• Record: found
            • Abstract: found
            • Article: not found

            Epidemiology of women and depression.

             R Kessler (2003)
            Depression is the leading cause of disease-related disability among women in the world today. Depression is much more common among women than men, with female/male risk ratios roughly 2:1. Recent epidemiological research is reviewed. Implications are suggested for needed future research. The higher prevalence of depression among women than men is due to higher risk of first onset, not to differential persistence or recurrence. Although the gender difference first emerges in puberty, other experiences related to changes in sex hormones (pregnancy, menopause, use of oral contraceptives, and use of hormone replacement therapy) do not significantly influence major depression. These observations suggest that the key to understanding the higher rates of depression among women than men lies in an investigation of the joint effects of biological vulnerabilities and environmental provoking experiences. Advancing understanding of female depression will require future epidemiologic research to focus on first onsets and to follow incident cohorts of young people through the pubertal transition into young adulthood with fine-grained measures of both sex hormones and gender-related environmental experiences. Experimental interventions aimed at primary prevention by jointly manipulating putative biological and environmental risk factors will likely be needed to adjudicate between contending causal hypotheses regarding the separate and joint effects of interrelated risk factors.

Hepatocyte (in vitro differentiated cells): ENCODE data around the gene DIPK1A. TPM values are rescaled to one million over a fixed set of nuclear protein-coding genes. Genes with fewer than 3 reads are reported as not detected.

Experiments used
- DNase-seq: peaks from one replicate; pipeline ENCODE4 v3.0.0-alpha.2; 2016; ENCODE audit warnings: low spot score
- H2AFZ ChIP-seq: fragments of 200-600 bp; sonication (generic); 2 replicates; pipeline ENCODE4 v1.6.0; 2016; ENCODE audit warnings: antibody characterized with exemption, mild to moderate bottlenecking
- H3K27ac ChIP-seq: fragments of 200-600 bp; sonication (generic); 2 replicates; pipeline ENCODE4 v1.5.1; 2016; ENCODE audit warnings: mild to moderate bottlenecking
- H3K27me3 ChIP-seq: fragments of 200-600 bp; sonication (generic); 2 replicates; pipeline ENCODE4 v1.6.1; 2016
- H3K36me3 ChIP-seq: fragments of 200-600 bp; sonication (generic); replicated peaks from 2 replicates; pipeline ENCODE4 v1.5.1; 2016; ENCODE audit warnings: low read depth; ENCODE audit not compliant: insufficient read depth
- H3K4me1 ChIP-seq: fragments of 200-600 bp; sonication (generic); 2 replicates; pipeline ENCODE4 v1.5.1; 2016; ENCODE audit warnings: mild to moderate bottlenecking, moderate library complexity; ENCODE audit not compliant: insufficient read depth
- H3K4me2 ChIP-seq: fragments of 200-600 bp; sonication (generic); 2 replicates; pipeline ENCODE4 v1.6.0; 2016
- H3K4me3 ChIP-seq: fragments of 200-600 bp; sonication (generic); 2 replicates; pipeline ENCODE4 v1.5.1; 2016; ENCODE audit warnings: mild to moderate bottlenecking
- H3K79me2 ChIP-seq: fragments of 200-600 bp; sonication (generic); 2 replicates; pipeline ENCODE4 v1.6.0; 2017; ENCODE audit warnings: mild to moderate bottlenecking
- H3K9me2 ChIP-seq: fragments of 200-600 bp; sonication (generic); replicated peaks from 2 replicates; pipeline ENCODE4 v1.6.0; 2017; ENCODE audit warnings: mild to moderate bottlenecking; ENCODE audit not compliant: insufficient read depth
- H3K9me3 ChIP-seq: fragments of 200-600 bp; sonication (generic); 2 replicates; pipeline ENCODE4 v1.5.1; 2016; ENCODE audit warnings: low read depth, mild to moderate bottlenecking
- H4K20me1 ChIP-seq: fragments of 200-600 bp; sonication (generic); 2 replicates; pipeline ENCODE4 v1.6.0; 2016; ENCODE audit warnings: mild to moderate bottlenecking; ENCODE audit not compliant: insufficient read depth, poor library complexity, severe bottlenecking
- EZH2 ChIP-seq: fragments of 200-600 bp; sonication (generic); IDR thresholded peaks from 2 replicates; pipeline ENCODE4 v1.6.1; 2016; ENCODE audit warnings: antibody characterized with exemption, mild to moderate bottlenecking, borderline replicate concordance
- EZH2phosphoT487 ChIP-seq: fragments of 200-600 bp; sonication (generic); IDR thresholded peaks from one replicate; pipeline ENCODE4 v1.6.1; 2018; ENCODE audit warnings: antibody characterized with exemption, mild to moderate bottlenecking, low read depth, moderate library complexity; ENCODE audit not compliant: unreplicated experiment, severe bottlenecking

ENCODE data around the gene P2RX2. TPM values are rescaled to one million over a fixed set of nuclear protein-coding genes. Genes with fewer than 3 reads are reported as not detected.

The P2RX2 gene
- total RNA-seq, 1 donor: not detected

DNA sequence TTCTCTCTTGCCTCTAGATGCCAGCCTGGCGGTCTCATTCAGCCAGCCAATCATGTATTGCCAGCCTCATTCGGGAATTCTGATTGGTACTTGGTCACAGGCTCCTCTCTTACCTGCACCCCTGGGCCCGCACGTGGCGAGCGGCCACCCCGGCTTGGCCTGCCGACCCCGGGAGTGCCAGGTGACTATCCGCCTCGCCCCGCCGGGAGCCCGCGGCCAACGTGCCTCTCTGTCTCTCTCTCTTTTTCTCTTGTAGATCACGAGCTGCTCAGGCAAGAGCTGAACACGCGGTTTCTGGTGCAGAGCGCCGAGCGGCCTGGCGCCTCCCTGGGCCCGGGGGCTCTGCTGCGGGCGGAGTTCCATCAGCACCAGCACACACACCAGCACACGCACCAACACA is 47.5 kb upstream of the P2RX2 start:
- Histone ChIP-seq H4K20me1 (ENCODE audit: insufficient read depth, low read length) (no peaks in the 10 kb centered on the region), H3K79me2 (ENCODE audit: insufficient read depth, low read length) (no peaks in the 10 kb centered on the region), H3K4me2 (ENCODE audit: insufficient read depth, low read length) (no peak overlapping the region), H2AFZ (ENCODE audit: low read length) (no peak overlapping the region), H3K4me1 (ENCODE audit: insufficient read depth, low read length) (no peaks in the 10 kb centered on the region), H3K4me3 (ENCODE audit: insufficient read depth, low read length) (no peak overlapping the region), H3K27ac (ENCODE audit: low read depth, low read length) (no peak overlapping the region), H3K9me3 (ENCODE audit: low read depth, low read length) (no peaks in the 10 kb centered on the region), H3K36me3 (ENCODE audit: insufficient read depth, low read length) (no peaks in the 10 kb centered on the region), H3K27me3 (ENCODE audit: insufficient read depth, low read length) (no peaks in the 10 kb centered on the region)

• Record: found
              • Abstract: found
              • Article: not found

              Trends in underlying causes of death in people with HIV from 1999 to 2011 (D:A:D): a multicohort collaboration.

              With the advent of effective antiretroviral treatment, the life expectancy for people with HIV is now approaching that seen in the general population. Consequently, the relative importance of other traditionally non-AIDS-related morbidities has increased. We investigated trends over time in all-cause mortality and for specific causes of death in people with HIV from 1999 to 2011.

                Author and article information

                1Molecular and Systems Pharmacology Graduate Studies Program, Emory University , Atlanta, GA, USA
                2Neuroscience Graduate Studies Program, Emory University , Atlanta, GA, USA
                3Neuroscience and Behavioral Biology, Emory College , Atlanta, GA, USA
                4Department of Physiology, Emory University , Atlanta, GA, USA
                5Department of Psychiatry and Behavioral Science, Emory University , Atlanta, GA, USA
                Author notes

                Edited by: Stefan Oskar Reber, University of Ulm, Germany

                Reviewed by: Yvonne Nolan, University College Cork, Ireland; Roser Nadal, Universitat Autònoma de Barcelona, Spain

                *Correspondence: Gretchen N. Neigh, gretchen.mccandless@

                Specialty section: This article was submitted to Affective Disorders and Psychosomatic Research, a section of the journal Frontiers in Psychiatry

                Front Psychiatry
                Front Psychiatry
                Front. Psychiatry
                Frontiers in Psychiatry
                Frontiers Media S.A.
                20 June 2016
                : 7
                27378953 4913326 10.3389/fpsyt.2016.00102
                Copyright © 2016 Rowson, Harrell, Bekhbat, Gangavelli, Wu, Kelly, Reddy and Neigh.

                This is an open-access article distributed under the terms of the Creative Commons Attribution License (CC BY). The use, distribution or reproduction in other forums is permitted, provided the original author(s) or licensor are credited and that the original publication in this journal is cited, in accordance with accepted academic practice. No use, distribution or reproduction is permitted which does not comply with these terms.

                Figures: 6, Tables: 7, Equations: 0, References: 47, Pages: 14, Words: 9345
                Original Research


                Comment on this article